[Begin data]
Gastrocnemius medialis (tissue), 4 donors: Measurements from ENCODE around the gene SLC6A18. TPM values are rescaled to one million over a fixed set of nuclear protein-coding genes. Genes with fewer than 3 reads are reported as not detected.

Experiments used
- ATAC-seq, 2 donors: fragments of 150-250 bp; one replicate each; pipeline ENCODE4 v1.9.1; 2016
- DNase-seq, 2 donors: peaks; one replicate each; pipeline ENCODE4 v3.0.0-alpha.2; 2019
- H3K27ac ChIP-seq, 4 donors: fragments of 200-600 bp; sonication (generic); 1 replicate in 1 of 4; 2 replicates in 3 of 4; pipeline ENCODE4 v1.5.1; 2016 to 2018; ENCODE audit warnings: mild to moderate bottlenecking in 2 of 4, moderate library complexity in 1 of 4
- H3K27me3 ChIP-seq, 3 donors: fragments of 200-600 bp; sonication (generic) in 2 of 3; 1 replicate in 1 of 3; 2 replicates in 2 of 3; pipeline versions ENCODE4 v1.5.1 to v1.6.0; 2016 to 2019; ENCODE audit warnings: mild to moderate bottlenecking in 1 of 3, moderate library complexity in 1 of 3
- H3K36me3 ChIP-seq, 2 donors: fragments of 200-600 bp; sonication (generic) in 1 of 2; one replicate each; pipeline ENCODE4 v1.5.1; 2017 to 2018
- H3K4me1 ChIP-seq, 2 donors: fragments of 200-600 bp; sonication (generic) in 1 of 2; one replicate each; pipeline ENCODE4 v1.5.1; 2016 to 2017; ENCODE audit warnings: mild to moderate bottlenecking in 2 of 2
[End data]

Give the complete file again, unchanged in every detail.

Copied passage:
Gastrocnemius medialis (tissue), 4 donors: Measurements from ENCODE around the gene SLC6A18. TPM values are rescaled to one million over a fixed set of nuclear protein-coding genes. Genes with fewer than 3 reads are reported as not detected.

Experiments used
- ATAC-seq, 2 donors: fragments of 150-250 bp; one replicate each; pipeline ENCODE4 v1.9.1; 2016
- DNase-seq, 2 donors: peaks; one replicate each; pipeline ENCODE4 v3.0.0-alpha.2; 2019
- H3K27ac ChIP-seq, 4 donors: fragments of 200-600 bp; sonication (generic); 1 replicate in 1 of 4; 2 replicates in 3 of 4; pipeline ENCODE4 v1.5.1; 2016 to 2018; ENCODE audit warnings: mild to moderate bottlenecking in 2 of 4, moderate library complexity in 1 of 4
- H3K27me3 ChIP-seq, 3 donors: fragments of 200-600 bp; sonication (generic) in 2 of 3; 1 replicate in 1 of 3; 2 replicates in 2 of 3; pipeline versions ENCODE4 v1.5.1 to v1.6.0; 2016 to 2019; ENCODE audit warnings: mild to moderate bottlenecking in 1 of 3, moderate library complexity in 1 of 3
- H3K36me3 ChIP-seq, 2 donors: fragments of 200-600 bp; sonication (generic) in 1 of 2; one replicate each; pipeline ENCODE4 v1.5.1; 2017 to 2018
- H3K4me1 ChIP-seq, 2 donors: fragments of 200-600 bp; sonication (generic) in 1 of 2; one replicate each; pipeline ENCODE4 v1.5.1; 2016 to 2017; ENCODE audit warnings: mild to moderate bottlenecking in 2 of 2